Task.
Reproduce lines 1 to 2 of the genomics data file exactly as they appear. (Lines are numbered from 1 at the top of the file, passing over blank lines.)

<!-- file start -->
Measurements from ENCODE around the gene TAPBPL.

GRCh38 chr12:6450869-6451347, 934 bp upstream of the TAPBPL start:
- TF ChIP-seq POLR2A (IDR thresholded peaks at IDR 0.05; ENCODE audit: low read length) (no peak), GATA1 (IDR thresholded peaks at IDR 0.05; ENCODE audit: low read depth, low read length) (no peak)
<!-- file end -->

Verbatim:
Measurements from ENCODE around the gene TAPBPL.

GRCh38 chr12:6450869-6451347, 934 bp upstream of the TAPBPL start: